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Baseball Deal Looks Doomed As Many As 12 Owners Appear Poised To Reject Deal

Baseball’s labor deal faces near-certain rejection by owners today, probably wiping out interleague play next season and denying free agency for Alex Fernandez and Moises Alou.

At least eight teams were thought to be against the deal completed Oct. 24 by management negotiator Randy Levine and union head Donald Fehr.

With a three-quarters majority needed to ratify the agreement, eight teams could block a deal and some lawyers said as many as 12 may vote against the proposed five-year contract.

“The people who do count heads do tell me the deal will almost certainly be rejected, and by a significant number,” Atlanta Braves president Stan Kasten said.

Union officials, speaking on the condition they not be identified, speculated whether acting commissioner Bud Selig, who hasn’t taken a position, would attempt to renegotiate the deal with Fehr following the vote.

Fehr, in London on business, said he wouldn’t comment until after the vote at the owners’ meeting in Rosemont, Ill.

“It continues to look like it will be voted down,” agent Tom Reich said. “Obviously, if the deal gets voted down, the first big obstacle will be trying to formulate what owners will present as a negotiating team. There won’t be any chance of a resolution for a long time, and that’s a pity for the game.”

Levine, hired by Selig in September 1995, was contemplating whether to resign later this week. With no consensus among owners for peace and none for war, it appeared the industry will continue to operate under the agreement that expired in December 1993, which is kept in force by a federal injunction.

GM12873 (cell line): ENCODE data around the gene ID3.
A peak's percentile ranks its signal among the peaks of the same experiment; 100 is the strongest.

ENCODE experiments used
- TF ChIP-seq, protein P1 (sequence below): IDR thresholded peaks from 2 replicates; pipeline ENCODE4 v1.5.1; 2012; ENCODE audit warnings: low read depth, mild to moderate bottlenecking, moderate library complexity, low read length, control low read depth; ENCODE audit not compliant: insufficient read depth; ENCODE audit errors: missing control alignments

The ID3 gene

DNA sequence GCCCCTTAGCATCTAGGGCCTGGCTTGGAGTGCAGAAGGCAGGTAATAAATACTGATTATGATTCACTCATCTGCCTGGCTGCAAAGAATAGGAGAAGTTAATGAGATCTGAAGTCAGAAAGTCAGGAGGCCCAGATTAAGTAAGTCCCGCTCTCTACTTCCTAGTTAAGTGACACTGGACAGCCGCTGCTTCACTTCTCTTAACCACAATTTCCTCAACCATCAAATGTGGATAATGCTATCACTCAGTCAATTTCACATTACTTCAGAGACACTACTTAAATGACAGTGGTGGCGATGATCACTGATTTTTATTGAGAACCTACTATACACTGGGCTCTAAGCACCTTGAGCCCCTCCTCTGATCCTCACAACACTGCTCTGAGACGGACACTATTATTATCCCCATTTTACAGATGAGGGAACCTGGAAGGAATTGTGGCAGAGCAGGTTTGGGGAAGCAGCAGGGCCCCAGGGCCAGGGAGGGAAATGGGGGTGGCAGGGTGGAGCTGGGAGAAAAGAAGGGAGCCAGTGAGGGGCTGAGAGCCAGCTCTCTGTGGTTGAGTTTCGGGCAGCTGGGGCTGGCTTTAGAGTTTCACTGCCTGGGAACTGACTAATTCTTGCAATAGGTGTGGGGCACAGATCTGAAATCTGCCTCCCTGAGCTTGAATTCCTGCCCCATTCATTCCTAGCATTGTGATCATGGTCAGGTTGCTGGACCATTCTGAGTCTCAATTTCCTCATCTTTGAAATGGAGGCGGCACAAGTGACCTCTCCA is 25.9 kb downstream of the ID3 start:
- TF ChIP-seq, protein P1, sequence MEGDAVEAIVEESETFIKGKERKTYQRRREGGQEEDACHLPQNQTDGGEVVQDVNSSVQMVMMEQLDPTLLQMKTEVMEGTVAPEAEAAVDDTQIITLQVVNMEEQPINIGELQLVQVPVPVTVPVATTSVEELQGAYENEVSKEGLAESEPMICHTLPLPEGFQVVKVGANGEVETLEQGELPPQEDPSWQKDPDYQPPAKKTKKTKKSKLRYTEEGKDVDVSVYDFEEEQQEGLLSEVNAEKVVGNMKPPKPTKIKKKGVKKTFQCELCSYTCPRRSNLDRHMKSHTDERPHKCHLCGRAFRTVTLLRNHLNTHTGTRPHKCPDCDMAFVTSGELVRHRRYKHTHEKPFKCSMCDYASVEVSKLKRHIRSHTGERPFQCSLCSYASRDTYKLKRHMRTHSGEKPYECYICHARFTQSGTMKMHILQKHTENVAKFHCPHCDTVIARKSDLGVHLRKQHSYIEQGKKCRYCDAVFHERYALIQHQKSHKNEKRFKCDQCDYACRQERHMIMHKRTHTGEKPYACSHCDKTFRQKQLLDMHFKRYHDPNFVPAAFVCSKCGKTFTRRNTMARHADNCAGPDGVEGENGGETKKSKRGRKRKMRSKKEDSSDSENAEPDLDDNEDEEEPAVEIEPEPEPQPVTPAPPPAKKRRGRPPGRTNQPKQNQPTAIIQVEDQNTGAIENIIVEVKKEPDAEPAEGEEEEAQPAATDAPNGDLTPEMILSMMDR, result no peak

“It’s a horrible dilemma for teams,” Kasten said. “You have two bad choices and you have to pick one. If you accept this deal, it’s likely to yield annual losses of $100 million, maybe $200 million. If you reject, then for some period of time, you’re in the status quo, the current malaise. Neither decision moves the game along or fixes its problems.”

The contract calls for a luxury tax, in 1997, ‘98 and ‘99, designed to slow the payroll growth of high-revenue teams, and also would allow owners to start their new revenue-sharing plan, which would be retroactive to the ‘96 season.

It also would allow owners to break with tradition and start interleague play. And it would credit players with major league service for the 75 regular-season days wiped out by the 1994-95 strike, allowing Fernandez, Alou and nine other players to become free agents.